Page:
Finance minister Brian Lenihan in his Merrion Street office: 'The universality of the guarantee is unlikely to persist'

A state guarantee for liabilities of more than €400bn, the nationalisation of the country's third-largest lender, garda raids on city centre bank offices, the resignation of five chief executives and the largest bank rescue in the history of the state. It's almost a year on from the bank guarantee scheme and Brian Lenihan has clearly been in a scrape or two.

Not that Lenihan is prone to over statement when describing these seismic events. "It's been a very busy year,'' is his rather understated summing up of events.

While opponents still rail at the bank guarantee scheme, Lenihan has no qualms whatsoever about sanctioning such a blanket measure and he bristles when other politicians talk about making "investors pay'' as part of the bank crisis, pointing out that the "investors'' are often pension funds, credit unions and insurance companies.

"Let's be clear – who are these investors. Who are they? I think the 'who are they' is an important issue in this debate,'' says Lenihan, speaking from his office on Merrion Street, where he is surrounded by black-and-white photographs of previous finance ministers.

Not surprisingly Lenihan is not too keen on being pictured beside Ernest Blythe, the man infamous for cutting old-age pensions. But overall he appears to be enjoying the almost philosophical debates surrounding Nama and is no doubt basking in the relatively warmer headlines he generates, compared to his colleague Taoiseach Brian Cowen.

While Lenihan has got mixed reviews for his decision to extend the guarantee in the first place, the main criticism of his performance has been a failure to instigate wholesale reform throughout the banking system. But he sees his work over the last year as being two fold: "We have to stabilise and reform the banking sector."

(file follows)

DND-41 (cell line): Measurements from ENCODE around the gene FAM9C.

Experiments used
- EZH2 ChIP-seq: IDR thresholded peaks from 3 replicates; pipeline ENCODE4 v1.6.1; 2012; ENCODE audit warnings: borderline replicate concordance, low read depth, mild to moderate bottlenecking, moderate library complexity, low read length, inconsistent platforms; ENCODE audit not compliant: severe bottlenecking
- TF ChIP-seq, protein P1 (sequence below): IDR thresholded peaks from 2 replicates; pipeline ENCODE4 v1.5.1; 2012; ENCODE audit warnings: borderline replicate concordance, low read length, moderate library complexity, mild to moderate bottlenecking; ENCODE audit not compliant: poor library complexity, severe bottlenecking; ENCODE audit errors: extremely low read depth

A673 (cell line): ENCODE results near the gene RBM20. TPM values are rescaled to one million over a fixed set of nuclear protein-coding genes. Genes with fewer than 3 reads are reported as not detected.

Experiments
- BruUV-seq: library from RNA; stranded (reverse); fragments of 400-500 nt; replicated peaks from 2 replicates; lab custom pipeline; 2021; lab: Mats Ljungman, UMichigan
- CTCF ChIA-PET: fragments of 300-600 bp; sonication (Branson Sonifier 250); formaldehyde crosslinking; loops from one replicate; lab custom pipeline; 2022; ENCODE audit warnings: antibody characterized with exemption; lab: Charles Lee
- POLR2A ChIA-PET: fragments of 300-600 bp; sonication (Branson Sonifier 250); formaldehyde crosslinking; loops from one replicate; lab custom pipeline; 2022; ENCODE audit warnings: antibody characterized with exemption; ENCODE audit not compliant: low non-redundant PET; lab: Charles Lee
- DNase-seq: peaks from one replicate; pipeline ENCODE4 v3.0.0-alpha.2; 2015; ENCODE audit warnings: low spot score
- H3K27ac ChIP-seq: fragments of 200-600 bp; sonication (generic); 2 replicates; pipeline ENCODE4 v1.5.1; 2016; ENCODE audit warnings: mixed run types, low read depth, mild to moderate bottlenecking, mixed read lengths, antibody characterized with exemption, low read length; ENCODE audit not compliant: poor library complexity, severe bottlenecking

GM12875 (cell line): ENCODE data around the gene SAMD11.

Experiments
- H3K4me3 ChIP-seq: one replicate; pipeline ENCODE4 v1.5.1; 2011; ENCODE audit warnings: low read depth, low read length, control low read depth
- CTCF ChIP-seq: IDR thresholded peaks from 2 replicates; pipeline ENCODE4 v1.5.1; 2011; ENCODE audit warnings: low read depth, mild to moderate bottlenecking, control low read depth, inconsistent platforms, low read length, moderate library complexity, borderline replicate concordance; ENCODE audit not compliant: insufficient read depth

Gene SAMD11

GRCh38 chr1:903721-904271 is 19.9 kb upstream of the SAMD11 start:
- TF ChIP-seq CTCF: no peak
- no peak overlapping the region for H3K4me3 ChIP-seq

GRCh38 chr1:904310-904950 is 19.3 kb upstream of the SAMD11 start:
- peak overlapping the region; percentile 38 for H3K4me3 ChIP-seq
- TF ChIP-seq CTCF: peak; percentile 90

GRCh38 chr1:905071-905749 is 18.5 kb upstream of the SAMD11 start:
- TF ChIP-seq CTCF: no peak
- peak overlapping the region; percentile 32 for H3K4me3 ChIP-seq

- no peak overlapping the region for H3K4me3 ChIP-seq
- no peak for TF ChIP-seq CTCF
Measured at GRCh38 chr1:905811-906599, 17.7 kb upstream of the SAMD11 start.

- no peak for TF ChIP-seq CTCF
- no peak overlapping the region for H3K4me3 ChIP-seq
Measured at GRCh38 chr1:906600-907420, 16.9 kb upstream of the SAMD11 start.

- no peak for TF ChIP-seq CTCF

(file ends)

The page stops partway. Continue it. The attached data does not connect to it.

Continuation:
In that context Lenihan told the Sunday Tribune his announcement of 16 September is going to be about a lot more than just the discounts on the Nama loans. "I will be making an announcement on 16 September and that will spell out the strategic direction of the banking sector for the future."

What this means for the main lenders is not known yet, but it seems clear that consolidation among the smaller lenders, Irish Life & Permanent, Irish Nationwide and EBS, is very much a live issue.

'Increased state ownership'

Lenihan says he fails to understand some of the opposition to Nama, in the sense that he has no problem with what he calls "increased state ownership". But he says this can only be done after the bank loan books have been examined.

He says if the loan books are in a poorer condition than anticipated and the discount imposed by the government leads to a significant level of state ownership, "you have to live with that".

"I have made it quite clear, a majority state stake is not a problem. But if the valuations of certain commentators were accepted, the Bank of Ireland board, the Allied Irish Bank board would have resigned by now, because they couldn't perform their duties as directors, presiding over insolvent banks. That's if you accept some of the valuations being used in the debates."

The importance of Lenihan's statement on 16 September about Nama cannot be underestimated. Depending on the scale of the discount announced on the loans, Irish bank share prices are likely to plunge the next morning or surge depending on how severe the haircuts are.

Asked to outline what precisely will take place on 16 September, Lenihan says the crucial influencers of his speech will be advisers HSBC Plc, Brendan McDonagh of Nama and John Mulcahy, ex- of Jones Lang LaSalle.

"On the basis of their information I will be furnished with a figure, which is an estimate of what the valuation of the loan books is across all of the banks.'' He makes it clear that Irish Nationwide, EBS and Anglo will form part of this estimate.

"That estimate will indicate to me how much of a reduction on the loan books should be taking place,'' he says. Accompanying documentation will also be provided. The level of detail will be such that Lenihan's statement in the Dáil will not be able to contain all of the detail to be made available.

Asked whether he will be referring to the amount of capital the banks need following the writing down of their loan books, Lenihan says: "Well, I'll have to make it clear the state stands behind the banks."

But does the state need to stand behind the banks on its own, many taxpayers will ask. The more equity Irish banks can raise from private sources the less the Irish taxpayer has to advance.

"I've said throughout this banking crisis there is an onus on the banks to attract private investment. But they haven't been able to attract any private investment. I cannot wait forever,'' Lenihan explains.

"There's always private interest, but I haven't see any private interest yet that's come to a definite conclusion."

Delicate balancing act

Lenihan is going to be endeavouring to conduct one of the most delicate balancing acts ever undertaken in Irish politics.

Punishing the banks for their reckless lending, accepting that their assets have to be severely written down, but doing both of those things while not leaving a cloud over their future capital levels and earnings potential, is the ultimate balancing act.